Even after seeing the man (men?) he will become, the War Doctor is still ready to activate the Moment, and with a heavy heart prepares to press down on the Big Red Button… yep, it literally is a Big Red Button.  Previously, when futilely attempting to figure out how the Moment worked, he had wished for one of those, and finally the Interface provided him with just that.  The Tenth and Eleventh Doctors, having come to accept the necessity of what he / they did, are ready to activate the Moment with him, and shoulder the burden & guilt.

Clara, however, begs them to find another way.  She reminds the Eleventh Doctor of what he told her in “The Name of the Doctor,” that when he chose his name he made a promise to himself.  Now she urges him to find some way to keep that promise.  The trio of Doctors realizes that, on their own, none of them would be able to figure out how to alter time and save Gallifrey while still defeating the Daleks and ending the Time War.  But pooling all of their knowledge together, and the power of their TARDISes, they can use the aforementioned technology pilfered by the Zygons to freeze the entire planet in an instant of time and transport that into another reality (or something) leaving the billions of Dalek spaceships to obliterate themselves in their own crossfire.

Next thing you know, you have a dozen TARDISes circling the besieged Gallifrey, as every one of the past incarnations of the Doctor end up working together to enact this plan.  Did I say a dozen?  Actually it’s thirteen, as Peter Capaldi appears in a blink-and-you’ll-miss-it surprise cameo as the future Twelfth Doctor.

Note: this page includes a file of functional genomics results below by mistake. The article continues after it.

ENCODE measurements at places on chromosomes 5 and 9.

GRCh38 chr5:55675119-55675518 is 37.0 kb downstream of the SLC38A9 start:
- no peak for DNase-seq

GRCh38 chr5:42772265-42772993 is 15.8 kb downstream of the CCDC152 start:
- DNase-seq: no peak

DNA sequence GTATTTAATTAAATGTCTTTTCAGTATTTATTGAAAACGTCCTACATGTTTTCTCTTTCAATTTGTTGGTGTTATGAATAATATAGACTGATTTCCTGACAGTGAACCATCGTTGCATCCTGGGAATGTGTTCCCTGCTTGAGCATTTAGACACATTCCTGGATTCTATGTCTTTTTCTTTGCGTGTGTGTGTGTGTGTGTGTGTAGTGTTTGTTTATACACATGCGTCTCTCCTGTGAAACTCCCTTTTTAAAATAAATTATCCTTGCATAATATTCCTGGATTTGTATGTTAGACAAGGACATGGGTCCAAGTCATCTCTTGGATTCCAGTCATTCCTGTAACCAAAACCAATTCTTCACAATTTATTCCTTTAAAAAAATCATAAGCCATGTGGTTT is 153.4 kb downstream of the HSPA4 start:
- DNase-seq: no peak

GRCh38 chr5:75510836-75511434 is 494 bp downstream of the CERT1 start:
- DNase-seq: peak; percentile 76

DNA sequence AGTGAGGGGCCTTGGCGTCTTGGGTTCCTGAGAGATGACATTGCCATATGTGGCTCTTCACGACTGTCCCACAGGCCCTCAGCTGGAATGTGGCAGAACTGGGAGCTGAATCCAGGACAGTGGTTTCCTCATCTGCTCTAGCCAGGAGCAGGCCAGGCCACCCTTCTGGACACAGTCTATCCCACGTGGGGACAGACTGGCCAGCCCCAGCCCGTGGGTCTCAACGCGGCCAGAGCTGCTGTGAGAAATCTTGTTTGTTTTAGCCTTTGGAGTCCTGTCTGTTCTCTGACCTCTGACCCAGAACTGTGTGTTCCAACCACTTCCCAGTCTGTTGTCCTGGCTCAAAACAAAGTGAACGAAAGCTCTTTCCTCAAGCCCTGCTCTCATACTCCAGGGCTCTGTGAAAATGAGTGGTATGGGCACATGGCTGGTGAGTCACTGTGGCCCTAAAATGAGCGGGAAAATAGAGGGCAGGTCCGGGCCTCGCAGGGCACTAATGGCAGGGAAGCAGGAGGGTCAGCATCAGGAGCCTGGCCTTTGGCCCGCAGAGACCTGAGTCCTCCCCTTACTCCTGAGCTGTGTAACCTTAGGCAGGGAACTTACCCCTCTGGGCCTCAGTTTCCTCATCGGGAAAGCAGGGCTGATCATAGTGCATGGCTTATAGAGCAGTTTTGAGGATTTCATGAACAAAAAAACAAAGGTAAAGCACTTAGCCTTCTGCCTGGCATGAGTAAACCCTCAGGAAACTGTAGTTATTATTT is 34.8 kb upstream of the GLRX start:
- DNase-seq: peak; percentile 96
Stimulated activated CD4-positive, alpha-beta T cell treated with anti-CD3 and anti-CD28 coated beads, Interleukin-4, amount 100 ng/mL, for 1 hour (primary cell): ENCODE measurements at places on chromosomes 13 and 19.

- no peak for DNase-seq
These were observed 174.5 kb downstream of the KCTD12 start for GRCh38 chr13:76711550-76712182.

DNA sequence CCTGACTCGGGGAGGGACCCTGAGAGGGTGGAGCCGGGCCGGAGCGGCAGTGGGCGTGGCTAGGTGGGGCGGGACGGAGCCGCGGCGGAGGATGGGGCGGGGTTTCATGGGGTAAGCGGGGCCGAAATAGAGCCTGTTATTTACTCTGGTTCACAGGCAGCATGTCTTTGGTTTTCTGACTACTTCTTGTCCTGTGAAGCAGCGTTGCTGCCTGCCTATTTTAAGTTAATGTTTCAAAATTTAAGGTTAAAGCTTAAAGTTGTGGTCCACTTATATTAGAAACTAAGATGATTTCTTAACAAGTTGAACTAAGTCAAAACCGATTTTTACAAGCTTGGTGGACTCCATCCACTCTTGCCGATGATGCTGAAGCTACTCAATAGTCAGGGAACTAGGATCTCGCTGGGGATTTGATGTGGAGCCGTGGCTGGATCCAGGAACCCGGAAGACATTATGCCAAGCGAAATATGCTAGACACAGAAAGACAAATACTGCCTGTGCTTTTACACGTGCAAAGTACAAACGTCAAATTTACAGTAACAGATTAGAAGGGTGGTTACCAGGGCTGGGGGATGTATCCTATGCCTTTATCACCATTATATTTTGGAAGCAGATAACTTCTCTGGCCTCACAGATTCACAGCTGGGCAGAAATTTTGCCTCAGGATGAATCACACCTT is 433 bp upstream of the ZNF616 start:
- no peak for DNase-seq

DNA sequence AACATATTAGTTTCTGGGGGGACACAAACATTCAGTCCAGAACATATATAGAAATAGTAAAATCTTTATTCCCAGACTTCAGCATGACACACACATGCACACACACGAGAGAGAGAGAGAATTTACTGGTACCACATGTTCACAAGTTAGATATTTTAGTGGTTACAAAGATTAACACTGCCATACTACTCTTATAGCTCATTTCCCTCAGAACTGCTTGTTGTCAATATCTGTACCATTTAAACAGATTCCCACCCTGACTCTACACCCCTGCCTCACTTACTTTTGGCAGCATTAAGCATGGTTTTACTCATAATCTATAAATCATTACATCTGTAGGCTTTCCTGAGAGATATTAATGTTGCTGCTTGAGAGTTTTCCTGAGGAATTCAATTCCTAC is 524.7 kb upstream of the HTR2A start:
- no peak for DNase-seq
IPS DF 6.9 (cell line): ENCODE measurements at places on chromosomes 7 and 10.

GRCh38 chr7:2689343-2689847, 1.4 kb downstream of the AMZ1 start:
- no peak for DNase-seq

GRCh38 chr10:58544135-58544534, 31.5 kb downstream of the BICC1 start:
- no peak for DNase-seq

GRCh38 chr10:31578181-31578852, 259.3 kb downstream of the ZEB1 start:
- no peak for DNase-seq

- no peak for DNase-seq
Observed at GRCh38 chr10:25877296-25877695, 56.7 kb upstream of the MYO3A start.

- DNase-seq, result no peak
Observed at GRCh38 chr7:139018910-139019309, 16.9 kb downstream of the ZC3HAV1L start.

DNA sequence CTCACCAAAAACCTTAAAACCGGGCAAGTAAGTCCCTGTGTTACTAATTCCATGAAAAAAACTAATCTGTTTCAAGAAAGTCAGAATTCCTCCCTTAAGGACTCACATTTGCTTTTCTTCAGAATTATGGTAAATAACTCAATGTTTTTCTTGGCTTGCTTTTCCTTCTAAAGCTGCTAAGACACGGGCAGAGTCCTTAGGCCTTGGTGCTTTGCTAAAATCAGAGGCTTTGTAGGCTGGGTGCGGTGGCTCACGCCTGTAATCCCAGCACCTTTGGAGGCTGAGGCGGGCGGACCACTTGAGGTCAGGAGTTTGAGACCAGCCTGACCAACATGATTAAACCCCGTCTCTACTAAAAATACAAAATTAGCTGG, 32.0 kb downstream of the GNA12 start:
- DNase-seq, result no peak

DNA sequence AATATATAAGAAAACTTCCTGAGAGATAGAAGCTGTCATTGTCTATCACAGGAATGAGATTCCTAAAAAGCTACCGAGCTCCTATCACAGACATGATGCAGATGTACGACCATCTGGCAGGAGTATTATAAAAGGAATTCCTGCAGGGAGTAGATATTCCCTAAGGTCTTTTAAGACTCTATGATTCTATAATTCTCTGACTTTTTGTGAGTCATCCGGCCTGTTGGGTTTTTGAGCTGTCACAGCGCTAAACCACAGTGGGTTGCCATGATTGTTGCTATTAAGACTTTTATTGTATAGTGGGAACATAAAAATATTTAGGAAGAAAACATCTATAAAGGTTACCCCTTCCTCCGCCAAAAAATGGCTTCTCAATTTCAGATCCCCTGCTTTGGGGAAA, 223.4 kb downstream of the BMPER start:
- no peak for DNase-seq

Later on, back in 2013 at the National Gallery, the War Doctor and the Tenth Doctor both say their farewells.  They each know that when they return to their own point in the time stream, they’ll forget what happened, that they chose to try to save Gallifrey rather than destroy it, at least until they reach this moment in time as the Eleventh Doctor.  Finally on his own, the Eleventh Doctor sits, looking at a painting of the final day of the Time War, a painting alternatively known by two names, “No More” and “Gallifrey Falls.”  He wonders if he really did succeed in saving his people.  And then the museum’s eccentric curator approaches him and, referring to the painting, states that it actually has one title: “Gallifrey Falls No More.”  The Eleventh Doctor realizes that the plan worked, that somewhere his home world once more exists.  Oh, yes, and the fellow playing that odd curator is a certain Tom Baker.

All in all, I think that “The Day of the Doctor” was an excellent anniversary story, especially given time & budgetary constraints, the availability of actors (Hartnell, Troughton and Pertwee have all passed on, Eccleston was very likely not interested in participating, and everyone else  who has played the Doctor looks much older than they did back in the day), and the simple fact that if Moffat had tossed in too many elements of the past, the story might have been incoherent and collapsed under its own weight.  If you want a really great 50th anniversary story with appearances by all eleven Doctors, numerous companions, and a whole bunch of monsters, pick up the twelve issue comic book series Prisoners of Time, which I’ve blogged about a couple of times.  And if you want an anniversary story starring all of the surviving actors who played the Doctor in the classic series (Tom Baker, Peter Davison, Colin Baker, Sylvester McCoy and Paul McGann) there is the audio adventure “The Light at the End” out now from Big Finish.  But as far as the television format goes, I think that “The Day of the Doctor” was probably almost as good as it gets.

Day of the Doctor Zygon